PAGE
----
Home / Opinion / Op-Ed Contributors

Much ado about a fragrant flower

China Daily | Updated: 2017-04-18 07:06

Much ado about a fragrant flower

Visitors view the cherry blossoms at night in Tongji University in Shanghai on April 4, 2017.[Photo/Xinhua]

Editor's note: Many Chinese people believe admiring cherry blossom is unpatriotic because it is closely associated with Japanese militarism. Two experts share their views on the subject with China Daily's Wu Zheyu:

Symbol of the Bushido spirit

Cherry blossom (sakura in Japanese) has a close connection with Japanese militarism. Two kinds of flowers can be called Japan's "national flowers": chrysanthemum, which usually symbolizes the elite status of the Japanese imperial household, and cherry blossom, which the Japanese people admire and are proud of.

Sakura's flowering season is very short; as soon as it reaches the most glorious period of its life, it starts to wither away. This is in accordance with an important traditional Japanese aesthetics or doctrine called "substance sadness"-being overcome by a sense of sadness over the short span of human life.

This doctrine, or ideology, is a highly valuable part of Bushido, the traditional code of samurai in Japan in the medieval and early modern periods that stresses self-discipline, simple living, loyalty to the emperor, and values honor over life. The samurais were trained to die, just like sakura, even in the most glorious period of their life.

In the last few years of Tokugawa Shogunate (the last feudal Japanese military government between 1603 and 1868), the authorities launched a propaganda campaign to shape citizens' consciousness amid growing domestic strife and foreign aggression. The authorities promoted sakura as a representative of Yamato-damashii (spiritual and cultural values and characteristics of the Japanese people) to propagate nationalism. They painted a picture of the Japanese people as "brave and daring with an indomitable spirit" to further the cause of Japanese military doctrines.

During World War II, many secret service teams sent by Japan to attack Pearl Harbor were named after sakura. It was only after the war and subsequent US occupation that sakura gradually lost its political and nationalist symbolism in Japan.

Tang Yongliang, deputy director of the Institute of Japanese Studies, Chinese Academy of Social Sciences

Narrow-minded patriotism bad

The origin of cherry blossom, many biologists have said, is the northern side of the Himalayas in China. Japanese people carried the seeds of the cherry blossom tree from China during the Tang Dynasty (AD 618-907) and then carefully nurtured it to such an extent that it became the national flower of Japan.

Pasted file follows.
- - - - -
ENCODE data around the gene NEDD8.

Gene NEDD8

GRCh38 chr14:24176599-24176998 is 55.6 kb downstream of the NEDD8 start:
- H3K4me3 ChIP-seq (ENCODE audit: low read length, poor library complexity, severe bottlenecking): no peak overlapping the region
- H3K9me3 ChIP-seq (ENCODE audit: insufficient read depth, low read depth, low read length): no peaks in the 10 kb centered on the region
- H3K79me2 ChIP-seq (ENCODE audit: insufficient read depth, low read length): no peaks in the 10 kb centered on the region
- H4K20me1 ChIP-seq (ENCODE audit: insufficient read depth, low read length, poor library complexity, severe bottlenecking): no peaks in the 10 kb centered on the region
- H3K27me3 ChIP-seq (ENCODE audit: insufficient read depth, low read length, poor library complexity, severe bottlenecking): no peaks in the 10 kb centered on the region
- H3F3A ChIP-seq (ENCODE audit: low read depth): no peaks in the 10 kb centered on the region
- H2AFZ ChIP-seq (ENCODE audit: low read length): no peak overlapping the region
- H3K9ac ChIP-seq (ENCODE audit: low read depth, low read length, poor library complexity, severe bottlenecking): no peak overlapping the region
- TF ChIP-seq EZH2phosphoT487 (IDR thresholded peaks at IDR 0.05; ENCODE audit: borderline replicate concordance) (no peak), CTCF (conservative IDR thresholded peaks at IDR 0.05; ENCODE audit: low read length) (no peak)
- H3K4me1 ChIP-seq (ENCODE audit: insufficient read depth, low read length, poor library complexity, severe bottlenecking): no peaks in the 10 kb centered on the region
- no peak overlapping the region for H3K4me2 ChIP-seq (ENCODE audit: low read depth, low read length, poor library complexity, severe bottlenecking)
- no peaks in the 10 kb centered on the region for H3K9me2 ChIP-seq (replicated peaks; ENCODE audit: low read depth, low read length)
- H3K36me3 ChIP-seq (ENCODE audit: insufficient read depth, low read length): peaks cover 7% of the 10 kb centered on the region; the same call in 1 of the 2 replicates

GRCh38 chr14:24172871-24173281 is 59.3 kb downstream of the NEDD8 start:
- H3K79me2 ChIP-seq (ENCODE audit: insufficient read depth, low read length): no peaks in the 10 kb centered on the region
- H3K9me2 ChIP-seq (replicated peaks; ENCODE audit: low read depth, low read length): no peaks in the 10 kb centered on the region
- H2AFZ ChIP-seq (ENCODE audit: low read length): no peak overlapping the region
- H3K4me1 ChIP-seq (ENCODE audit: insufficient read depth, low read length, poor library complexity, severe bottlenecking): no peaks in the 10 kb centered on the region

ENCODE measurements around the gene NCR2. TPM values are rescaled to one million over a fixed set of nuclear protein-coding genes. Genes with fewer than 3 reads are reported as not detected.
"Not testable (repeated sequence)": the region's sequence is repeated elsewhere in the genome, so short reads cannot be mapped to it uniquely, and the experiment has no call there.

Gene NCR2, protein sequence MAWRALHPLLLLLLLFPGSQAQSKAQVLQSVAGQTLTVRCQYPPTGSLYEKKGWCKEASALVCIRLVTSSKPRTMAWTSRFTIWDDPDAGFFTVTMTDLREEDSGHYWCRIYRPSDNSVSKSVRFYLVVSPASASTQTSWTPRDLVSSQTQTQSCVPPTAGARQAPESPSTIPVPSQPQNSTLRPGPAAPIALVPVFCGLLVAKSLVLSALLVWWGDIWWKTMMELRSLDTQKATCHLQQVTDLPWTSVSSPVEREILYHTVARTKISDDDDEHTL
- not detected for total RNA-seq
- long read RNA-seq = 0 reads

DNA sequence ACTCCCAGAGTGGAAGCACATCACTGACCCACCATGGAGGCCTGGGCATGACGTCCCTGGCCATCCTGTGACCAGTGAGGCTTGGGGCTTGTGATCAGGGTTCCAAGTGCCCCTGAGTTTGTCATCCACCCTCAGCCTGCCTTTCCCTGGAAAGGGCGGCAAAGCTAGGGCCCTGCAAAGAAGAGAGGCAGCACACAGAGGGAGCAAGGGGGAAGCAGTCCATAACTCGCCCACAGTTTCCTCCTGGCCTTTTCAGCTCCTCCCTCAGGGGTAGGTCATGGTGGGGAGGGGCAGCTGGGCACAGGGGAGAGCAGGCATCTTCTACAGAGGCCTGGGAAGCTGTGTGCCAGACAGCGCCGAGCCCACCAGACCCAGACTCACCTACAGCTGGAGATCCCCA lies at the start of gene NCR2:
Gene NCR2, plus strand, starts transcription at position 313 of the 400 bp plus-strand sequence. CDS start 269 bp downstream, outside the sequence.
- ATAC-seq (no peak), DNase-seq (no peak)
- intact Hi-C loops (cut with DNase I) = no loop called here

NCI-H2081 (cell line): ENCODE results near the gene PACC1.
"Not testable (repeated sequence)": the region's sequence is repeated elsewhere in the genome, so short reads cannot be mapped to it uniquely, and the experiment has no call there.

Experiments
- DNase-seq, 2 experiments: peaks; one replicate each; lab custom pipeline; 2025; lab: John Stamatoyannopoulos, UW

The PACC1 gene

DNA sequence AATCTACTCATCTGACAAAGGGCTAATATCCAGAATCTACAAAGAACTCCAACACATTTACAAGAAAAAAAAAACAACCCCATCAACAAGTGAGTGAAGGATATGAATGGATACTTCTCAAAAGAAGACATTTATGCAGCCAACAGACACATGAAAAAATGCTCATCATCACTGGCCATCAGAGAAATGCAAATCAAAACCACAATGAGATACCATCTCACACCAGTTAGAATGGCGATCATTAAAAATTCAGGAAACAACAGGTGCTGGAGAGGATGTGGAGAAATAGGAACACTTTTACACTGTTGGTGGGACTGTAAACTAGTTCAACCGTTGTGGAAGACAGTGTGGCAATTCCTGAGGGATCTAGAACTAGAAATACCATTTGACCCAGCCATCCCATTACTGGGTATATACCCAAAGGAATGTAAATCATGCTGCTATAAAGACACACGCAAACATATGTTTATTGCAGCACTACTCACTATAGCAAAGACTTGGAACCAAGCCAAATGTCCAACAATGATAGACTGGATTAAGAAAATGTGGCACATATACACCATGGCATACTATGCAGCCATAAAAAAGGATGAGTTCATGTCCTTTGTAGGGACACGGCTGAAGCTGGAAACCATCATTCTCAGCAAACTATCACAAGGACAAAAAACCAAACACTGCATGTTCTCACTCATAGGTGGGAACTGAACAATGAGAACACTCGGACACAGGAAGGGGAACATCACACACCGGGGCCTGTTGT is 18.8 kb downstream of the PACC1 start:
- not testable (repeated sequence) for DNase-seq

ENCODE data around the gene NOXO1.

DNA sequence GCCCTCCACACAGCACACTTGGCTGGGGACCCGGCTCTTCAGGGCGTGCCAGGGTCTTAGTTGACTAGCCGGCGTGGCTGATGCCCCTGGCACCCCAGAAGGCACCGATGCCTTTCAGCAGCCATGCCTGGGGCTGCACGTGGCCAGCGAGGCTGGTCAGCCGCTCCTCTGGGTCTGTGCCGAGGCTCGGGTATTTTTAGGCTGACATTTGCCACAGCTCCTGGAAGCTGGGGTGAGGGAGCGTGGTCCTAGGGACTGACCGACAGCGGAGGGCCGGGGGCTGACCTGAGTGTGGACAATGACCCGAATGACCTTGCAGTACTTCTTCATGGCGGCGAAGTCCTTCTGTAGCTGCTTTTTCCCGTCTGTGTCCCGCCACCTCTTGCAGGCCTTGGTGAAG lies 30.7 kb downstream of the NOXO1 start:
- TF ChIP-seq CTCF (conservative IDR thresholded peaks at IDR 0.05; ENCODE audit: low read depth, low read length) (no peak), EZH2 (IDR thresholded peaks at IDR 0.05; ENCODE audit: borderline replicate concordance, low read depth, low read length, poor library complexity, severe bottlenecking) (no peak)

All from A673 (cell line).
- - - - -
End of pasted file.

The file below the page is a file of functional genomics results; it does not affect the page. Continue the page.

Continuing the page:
Therefore, sakura has a long history in Japanese culture and is valued by the Japanese people, while militarism has a relatively short history. It was the imperial Japanese government that tried to establish a connection between sakura and militarism, which had limited influence on the Japanese people. In today's Japan, however, most of the people are well-educated and have the ability to differentiate good from bad, and thus reject the connection.

According to Jack Goody's The Culture of Flowers, flowers are usually conceptualized in different ways as times and situations change. In contemporary society, the people's admiration for sakura would never be inspired by the militarism. Narrow-minded patriots connect sakura and militarism and to some degree help militarists to promote this association. And narrow-minded patriotism usually leads to crude judgments. It also creates inexact logical connections between concepts without the backing of solid facts, which in any circumstances should be avoided.

There is nothing wrong with people admiring cherry blossom. As for us anthropologists, cultural globalization is even more important than economic integration.

Cultural communication naturally transcends borders of nations. The lesson we can learn from this is that interactions between peoples of different countries can help them better understand and admire each others' cultures. They can also help strengthen their inherent cultural consciousness. The development of human being based on cultural confidence, respect, inclusiveness and diversity is more important.

Actually, culture can be turned into "hard power" and help China to play a bigger role in maintaining global peace and building a community of shared destiny.

Zhang Xiaojun, a professor in the Department of Sociology, Tsinghua University

Most Viewed in 24 Hours